Occasionally I will write a poem out of an experience, or idea or feeling or opinion that seems like it ought to be a poem. But more often I start with a larger idea that I think of as, if not book-length to begin with, then at least longpoem- or series-lenth. Partly this is just because I don't often get those ideas that I want to latch on to and write about - so I have to milk the ones I get as much as possible, doing variations on a theme. It also has to do with having written too many grant application project proposals.
4 - Are public readings part of or counter to your creative process?
Neither, they are just separate.
5 - Do you have any theoretical concerns behind your writing? What kinds of questions are you trying to answer with your work? What do you even think the current questions are?
Theoretical concerns: not exactly, not in a way that other people might define "theoretical." I am interesting in trying to escape convention; I can hardly stand to read books that I find too conventional anymore, in poetry and in fiction, and some of them are critically acclaimed, award-winning blah blah blah, but I get part way through and go "what, that's IT, haven't I read all this heartfelt lyricism before?" Not to say that I don't also fall victim to convention; it is not easy to be original. And there are plenty of other conventions to be wary of other than heartfelt lyricism. But I would say that is the number one "concern" behind my writing.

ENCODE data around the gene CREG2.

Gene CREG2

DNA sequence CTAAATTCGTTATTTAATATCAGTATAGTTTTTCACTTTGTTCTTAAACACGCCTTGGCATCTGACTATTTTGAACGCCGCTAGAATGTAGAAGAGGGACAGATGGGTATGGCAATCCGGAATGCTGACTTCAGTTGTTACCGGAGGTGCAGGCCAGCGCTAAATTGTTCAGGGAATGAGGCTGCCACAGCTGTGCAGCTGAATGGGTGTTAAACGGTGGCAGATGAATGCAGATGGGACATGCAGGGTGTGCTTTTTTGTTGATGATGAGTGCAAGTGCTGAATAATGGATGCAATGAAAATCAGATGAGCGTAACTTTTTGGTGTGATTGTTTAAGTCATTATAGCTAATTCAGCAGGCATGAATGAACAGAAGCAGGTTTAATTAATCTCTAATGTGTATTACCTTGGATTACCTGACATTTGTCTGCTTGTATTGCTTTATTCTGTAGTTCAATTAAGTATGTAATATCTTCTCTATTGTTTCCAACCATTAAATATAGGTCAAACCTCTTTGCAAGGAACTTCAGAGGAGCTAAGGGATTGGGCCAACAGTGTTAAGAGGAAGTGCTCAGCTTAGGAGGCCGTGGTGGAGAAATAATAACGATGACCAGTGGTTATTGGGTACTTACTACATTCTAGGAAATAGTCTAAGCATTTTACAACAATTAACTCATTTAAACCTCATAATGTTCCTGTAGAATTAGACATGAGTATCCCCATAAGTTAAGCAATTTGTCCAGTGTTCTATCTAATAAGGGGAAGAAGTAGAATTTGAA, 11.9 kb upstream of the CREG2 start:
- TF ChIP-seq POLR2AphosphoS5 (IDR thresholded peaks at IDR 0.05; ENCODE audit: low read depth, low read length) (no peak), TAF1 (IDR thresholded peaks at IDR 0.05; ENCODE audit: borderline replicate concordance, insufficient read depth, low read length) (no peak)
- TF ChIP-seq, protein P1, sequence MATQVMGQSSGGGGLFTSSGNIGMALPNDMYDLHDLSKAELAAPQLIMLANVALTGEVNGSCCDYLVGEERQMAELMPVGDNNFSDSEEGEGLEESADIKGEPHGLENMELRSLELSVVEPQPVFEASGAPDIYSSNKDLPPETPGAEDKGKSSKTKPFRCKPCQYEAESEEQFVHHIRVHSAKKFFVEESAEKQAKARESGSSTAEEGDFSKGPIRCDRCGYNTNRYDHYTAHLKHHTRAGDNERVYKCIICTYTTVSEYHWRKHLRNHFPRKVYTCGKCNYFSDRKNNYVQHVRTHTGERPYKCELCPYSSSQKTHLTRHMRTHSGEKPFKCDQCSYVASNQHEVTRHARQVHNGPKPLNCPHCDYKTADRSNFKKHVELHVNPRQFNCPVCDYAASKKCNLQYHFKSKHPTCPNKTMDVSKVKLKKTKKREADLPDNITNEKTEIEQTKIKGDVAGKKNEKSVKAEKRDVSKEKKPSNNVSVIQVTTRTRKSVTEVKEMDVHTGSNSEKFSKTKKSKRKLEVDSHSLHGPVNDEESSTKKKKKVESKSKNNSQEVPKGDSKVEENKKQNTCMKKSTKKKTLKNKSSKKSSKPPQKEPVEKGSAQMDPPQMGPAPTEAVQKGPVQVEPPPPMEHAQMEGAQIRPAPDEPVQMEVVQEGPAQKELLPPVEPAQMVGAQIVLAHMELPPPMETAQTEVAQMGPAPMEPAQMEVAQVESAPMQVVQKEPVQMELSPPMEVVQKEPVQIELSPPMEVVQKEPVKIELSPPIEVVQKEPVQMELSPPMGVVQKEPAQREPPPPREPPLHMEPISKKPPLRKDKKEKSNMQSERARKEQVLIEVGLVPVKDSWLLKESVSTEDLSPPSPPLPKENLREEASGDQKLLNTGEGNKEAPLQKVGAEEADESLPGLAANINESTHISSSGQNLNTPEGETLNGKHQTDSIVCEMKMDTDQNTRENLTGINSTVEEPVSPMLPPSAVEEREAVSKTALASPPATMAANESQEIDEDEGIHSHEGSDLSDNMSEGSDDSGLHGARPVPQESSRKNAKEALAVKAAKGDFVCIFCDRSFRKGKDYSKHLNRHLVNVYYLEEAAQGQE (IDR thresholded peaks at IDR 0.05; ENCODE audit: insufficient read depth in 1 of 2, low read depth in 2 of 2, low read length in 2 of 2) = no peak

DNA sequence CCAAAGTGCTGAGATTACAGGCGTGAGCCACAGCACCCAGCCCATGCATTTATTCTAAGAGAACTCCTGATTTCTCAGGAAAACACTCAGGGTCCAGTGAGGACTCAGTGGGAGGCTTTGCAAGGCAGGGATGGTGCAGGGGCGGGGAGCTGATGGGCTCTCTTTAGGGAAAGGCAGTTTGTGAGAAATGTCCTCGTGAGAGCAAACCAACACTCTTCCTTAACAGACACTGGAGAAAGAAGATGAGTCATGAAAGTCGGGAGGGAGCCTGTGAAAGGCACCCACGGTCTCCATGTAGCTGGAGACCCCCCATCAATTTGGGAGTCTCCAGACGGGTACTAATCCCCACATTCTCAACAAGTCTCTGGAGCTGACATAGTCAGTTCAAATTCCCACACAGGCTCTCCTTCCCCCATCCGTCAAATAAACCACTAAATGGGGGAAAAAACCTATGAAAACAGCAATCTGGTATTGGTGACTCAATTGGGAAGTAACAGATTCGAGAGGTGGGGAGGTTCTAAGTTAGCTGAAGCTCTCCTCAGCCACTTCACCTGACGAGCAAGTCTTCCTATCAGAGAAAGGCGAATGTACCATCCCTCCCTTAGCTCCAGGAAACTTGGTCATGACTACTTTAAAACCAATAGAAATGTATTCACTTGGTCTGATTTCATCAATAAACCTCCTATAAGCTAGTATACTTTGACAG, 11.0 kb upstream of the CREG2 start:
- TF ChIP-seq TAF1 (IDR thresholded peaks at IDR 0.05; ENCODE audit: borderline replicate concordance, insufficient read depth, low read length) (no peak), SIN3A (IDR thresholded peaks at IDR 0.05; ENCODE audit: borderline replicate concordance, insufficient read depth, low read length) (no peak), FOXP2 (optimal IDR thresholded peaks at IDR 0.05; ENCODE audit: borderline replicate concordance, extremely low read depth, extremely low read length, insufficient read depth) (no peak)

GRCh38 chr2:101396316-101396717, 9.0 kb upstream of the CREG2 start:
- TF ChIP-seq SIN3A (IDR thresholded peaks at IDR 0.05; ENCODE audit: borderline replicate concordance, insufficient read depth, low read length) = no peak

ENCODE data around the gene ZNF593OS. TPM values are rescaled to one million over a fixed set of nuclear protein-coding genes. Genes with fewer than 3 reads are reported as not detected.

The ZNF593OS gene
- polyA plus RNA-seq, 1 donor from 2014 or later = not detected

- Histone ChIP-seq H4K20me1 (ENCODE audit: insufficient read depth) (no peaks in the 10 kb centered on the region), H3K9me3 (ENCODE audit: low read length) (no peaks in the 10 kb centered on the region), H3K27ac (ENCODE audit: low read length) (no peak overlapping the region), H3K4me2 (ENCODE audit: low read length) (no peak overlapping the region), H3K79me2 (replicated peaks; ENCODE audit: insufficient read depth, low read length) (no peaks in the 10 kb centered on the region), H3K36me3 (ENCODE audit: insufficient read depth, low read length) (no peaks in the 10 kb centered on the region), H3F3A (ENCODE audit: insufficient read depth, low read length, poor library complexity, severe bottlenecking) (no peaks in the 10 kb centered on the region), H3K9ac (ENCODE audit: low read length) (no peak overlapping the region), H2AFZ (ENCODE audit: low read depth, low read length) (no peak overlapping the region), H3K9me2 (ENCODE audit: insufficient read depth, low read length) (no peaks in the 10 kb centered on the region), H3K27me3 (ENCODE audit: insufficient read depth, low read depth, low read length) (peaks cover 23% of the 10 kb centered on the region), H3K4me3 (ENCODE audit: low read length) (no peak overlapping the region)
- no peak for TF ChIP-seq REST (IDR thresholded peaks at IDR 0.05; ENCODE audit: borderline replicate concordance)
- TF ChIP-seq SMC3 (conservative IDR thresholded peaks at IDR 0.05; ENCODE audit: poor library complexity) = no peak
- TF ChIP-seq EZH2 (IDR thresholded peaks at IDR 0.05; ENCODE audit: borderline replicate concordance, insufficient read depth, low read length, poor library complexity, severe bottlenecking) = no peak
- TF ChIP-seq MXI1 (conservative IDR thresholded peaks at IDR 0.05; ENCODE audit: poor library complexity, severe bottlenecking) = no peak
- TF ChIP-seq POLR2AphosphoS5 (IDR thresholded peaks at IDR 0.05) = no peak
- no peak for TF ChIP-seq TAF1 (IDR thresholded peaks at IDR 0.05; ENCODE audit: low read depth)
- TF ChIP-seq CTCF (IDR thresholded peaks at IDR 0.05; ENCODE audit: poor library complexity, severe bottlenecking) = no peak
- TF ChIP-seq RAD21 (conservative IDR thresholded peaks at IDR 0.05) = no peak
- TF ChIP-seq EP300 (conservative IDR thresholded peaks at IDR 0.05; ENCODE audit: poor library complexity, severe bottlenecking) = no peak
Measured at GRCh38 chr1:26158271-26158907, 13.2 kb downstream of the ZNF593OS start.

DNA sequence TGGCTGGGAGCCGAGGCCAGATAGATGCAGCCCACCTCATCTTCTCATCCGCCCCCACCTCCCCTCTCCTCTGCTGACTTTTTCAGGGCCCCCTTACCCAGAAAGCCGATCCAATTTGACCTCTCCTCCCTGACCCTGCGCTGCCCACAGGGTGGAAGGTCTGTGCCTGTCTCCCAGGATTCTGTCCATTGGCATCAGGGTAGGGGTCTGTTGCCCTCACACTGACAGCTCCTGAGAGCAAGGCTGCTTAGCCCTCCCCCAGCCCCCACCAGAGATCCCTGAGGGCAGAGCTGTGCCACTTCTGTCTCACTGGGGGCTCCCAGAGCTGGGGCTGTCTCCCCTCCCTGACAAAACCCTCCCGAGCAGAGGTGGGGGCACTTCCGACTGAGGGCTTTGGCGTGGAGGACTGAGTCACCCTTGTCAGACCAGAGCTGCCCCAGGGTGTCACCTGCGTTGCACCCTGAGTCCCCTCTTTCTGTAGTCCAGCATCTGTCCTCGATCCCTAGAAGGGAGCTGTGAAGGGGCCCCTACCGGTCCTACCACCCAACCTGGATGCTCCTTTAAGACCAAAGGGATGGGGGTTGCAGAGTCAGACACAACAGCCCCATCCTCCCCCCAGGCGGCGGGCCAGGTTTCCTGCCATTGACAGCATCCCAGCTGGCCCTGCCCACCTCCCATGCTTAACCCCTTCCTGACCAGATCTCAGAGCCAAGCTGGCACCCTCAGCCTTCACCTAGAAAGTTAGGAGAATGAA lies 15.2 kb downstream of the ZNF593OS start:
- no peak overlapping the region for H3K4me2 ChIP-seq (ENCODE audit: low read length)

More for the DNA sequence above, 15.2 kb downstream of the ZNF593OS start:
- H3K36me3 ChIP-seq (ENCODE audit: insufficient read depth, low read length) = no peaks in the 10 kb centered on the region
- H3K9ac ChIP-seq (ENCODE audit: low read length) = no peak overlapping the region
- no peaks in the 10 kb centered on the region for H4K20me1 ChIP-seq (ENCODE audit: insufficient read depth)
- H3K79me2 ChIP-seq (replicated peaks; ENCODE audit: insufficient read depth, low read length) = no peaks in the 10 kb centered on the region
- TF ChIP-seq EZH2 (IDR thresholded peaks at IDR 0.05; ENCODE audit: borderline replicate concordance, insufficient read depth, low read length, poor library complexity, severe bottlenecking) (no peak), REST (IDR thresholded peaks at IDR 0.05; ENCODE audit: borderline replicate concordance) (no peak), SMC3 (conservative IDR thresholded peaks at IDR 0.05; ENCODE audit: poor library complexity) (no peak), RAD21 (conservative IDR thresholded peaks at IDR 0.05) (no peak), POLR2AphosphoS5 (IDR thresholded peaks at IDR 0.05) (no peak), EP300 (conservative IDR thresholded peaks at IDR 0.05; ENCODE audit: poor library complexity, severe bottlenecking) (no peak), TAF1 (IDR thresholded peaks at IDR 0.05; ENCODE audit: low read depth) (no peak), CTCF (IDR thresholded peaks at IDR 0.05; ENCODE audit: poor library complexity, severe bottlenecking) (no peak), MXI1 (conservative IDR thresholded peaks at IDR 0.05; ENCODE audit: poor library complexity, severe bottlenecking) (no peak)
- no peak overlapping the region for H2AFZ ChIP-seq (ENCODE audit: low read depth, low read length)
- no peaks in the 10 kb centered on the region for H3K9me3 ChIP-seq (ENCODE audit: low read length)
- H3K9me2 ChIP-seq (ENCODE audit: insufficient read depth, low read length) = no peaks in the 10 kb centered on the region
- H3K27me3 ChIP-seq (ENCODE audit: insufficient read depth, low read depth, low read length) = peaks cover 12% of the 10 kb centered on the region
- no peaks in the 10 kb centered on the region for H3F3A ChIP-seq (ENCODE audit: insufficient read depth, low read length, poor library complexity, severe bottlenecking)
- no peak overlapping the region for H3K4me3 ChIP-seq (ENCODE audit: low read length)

A question I am trying to answer: what are the effects on the present of the way in which history was recorded and has been passed down? This can apply to our personal/family histories or to broader history. I've only defined this question recently but I think I have been working at it through all my books.
6 - Do you find the process of working with an outside editor difficult or essential (or both)?
I think it is essential, but I wish that editors would be harder on me, they seem to ask so little! I don't think I have ever caved to an editorial request that I didn't agree with. Even the relatively small amount that I have been edited, sometimes I just come back and say "no," but I only do so if I can articulate my reason for keeping something. In that way even the comments that don't get used are useful, because I have to articulate my reasons for doing something a certain way.
7 - After having published more than a couple of titles over the past few years, do you find the process of book-making harder or easier?